Escherichia coli is a well-established and the most widely used organism for the production of recombinant proteins (used in medical and industrial applications, as molecular biology reagents, etc.). Production of proteins is the most resource exhaustive process for the cells and therefore needs to be optimized to achieve maximal productivities. Natural environment of E. coli is much harsher compared to the near optimal growth conditions used in production processes. In order to survive cells produce many native proteins that could be considered unnecessary for the cells in industrial production conditions. In this project we aim to remove the most resource exhaustive unnecessary proteins from the host cells to free up resources for recombinant protein production. We will focus on this by using a novel metabolic modeling approach with constraints of protein production and cell geometry together with proteomics-based host cell physiology characterization. Novel lean-proteome strains with removed unnecessary proteins will be tested for the improved production capacity of several recombinant proteins used in research, industry and diagnostics.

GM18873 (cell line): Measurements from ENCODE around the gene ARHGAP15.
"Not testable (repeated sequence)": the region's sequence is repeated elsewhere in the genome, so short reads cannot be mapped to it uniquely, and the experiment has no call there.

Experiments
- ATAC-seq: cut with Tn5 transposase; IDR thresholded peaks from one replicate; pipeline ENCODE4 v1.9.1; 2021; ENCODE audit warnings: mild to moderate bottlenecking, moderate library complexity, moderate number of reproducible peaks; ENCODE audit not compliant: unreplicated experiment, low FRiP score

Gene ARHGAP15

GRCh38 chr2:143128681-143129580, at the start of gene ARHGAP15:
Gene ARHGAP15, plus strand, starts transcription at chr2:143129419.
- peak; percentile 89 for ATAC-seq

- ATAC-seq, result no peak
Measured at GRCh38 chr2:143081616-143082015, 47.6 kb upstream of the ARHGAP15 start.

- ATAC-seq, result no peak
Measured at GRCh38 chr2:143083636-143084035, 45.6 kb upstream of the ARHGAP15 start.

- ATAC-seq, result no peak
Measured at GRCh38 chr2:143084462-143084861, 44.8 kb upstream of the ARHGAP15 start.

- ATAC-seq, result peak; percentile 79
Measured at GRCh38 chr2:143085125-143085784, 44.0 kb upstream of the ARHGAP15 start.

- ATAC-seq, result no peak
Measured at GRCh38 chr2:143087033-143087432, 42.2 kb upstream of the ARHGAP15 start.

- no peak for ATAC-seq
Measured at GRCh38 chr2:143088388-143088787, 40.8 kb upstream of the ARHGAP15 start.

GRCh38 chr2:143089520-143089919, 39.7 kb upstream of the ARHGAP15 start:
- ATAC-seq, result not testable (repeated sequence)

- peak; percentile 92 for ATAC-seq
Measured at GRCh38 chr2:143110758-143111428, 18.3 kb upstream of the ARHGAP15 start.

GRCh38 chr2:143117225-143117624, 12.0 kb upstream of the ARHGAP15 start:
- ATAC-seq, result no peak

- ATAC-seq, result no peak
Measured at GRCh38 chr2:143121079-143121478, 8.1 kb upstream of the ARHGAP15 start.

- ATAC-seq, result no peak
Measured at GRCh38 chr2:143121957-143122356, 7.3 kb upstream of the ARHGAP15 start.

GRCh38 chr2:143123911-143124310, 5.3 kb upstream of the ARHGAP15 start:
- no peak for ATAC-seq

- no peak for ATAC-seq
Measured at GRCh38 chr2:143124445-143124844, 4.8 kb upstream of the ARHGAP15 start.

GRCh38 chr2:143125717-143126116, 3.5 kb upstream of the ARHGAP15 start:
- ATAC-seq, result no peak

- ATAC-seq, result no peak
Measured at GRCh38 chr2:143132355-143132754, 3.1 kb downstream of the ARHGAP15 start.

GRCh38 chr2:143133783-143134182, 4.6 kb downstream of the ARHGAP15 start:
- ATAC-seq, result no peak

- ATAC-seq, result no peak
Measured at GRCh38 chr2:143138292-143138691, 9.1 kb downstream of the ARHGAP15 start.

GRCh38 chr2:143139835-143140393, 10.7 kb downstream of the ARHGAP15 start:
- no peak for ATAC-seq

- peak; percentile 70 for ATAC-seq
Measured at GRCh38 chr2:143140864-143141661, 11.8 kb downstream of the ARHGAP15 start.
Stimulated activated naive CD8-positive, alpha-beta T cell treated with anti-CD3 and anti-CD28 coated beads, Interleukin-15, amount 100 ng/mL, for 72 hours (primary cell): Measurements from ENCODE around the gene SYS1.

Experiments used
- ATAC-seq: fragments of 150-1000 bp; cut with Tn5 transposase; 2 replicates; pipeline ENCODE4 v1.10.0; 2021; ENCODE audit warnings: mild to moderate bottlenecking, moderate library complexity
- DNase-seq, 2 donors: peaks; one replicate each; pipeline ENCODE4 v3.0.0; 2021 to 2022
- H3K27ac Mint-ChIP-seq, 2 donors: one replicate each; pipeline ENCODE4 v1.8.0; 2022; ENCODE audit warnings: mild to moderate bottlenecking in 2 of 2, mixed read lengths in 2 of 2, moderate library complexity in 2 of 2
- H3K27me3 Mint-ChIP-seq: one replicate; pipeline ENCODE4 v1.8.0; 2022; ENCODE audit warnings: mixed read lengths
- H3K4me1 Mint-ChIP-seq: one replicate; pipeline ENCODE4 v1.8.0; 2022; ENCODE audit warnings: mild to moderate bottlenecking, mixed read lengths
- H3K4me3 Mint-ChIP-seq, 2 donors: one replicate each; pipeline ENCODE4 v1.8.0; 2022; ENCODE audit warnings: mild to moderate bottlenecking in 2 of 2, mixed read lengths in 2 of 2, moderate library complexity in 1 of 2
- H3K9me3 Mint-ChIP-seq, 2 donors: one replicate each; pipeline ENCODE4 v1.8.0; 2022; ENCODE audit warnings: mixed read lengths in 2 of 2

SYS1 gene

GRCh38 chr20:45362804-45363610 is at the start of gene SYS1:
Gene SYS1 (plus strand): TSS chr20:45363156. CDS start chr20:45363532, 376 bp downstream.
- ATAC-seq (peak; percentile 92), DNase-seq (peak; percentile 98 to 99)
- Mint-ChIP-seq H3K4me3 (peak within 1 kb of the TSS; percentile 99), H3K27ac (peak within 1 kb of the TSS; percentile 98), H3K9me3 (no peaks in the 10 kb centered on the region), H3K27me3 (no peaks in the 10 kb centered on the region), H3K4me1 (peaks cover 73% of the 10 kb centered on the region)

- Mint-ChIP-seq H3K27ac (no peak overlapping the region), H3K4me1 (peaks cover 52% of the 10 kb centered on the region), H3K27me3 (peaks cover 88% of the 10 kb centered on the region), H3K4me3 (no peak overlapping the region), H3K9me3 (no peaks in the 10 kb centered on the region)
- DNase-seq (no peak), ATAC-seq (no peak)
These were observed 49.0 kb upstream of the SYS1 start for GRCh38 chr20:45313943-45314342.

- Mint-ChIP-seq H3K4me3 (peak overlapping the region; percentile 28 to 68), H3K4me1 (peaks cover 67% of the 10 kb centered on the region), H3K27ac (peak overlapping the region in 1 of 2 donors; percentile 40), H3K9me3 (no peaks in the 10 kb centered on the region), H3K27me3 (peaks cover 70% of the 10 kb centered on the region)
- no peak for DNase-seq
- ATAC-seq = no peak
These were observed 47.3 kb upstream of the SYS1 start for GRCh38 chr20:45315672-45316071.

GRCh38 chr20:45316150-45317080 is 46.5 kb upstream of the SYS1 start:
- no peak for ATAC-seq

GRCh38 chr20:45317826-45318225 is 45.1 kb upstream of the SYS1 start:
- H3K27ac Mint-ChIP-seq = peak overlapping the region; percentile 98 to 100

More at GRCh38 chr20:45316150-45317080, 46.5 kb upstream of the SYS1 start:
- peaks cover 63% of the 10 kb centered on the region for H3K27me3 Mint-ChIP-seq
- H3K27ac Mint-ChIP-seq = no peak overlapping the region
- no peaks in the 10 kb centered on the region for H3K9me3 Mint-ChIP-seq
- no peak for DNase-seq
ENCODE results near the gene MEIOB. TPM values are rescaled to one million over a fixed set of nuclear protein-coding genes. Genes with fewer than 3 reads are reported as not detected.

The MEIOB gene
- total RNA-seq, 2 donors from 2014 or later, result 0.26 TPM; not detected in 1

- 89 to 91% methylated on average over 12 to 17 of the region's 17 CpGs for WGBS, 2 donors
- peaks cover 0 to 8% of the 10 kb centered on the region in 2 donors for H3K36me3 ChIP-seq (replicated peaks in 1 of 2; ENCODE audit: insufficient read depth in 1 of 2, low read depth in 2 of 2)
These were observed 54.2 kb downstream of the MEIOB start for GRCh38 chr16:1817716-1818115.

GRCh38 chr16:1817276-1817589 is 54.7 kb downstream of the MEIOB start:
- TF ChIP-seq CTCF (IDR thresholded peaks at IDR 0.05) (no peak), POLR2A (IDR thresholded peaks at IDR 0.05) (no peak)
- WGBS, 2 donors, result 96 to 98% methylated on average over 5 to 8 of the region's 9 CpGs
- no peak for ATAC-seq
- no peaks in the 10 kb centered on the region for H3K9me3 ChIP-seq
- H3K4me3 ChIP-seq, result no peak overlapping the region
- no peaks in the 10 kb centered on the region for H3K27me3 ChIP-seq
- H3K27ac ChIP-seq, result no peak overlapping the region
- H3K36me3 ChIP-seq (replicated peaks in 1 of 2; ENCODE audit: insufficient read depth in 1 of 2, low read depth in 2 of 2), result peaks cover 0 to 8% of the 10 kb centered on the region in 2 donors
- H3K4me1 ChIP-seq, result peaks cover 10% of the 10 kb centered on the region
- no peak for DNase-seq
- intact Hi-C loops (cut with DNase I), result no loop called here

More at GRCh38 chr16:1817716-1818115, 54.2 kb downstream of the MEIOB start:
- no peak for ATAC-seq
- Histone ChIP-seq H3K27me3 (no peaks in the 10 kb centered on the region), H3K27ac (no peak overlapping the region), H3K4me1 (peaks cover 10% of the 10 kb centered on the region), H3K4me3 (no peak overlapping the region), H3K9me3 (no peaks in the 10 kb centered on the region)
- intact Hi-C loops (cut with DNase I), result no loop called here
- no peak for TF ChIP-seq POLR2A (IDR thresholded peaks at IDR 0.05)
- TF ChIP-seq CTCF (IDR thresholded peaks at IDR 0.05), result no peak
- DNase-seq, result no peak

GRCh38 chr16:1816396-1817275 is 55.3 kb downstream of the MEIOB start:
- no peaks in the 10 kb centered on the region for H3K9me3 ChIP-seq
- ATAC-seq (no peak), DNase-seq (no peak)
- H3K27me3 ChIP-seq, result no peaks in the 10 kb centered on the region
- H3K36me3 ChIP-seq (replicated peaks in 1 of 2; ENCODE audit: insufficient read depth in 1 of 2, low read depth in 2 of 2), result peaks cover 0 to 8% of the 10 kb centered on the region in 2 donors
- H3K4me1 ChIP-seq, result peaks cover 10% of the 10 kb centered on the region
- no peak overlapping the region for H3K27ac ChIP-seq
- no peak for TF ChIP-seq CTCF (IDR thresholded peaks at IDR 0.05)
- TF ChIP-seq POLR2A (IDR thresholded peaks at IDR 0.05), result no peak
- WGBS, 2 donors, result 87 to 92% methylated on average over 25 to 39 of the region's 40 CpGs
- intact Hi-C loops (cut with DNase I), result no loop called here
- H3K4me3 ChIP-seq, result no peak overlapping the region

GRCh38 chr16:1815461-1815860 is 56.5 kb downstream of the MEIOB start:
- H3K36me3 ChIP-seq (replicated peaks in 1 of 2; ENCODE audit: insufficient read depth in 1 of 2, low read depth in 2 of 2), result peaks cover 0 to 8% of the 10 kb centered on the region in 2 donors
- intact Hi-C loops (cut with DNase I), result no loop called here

Raivo Vilu, Competence Center of Food and Fermentation Technologies, Estonia
Egils Stalidzans, Latvia University of Agriculture, Latvia
Peter Neubauer, Technische Universität Berlin, Germany
Trygve Brautaset, Norwegian University of Science and Technology, Norway
Klaus Bensch, biotechrabbit GmbH, Germany
Sandra Muizniece-Brasava, TTO of Latvia University of Agriculture, Latvia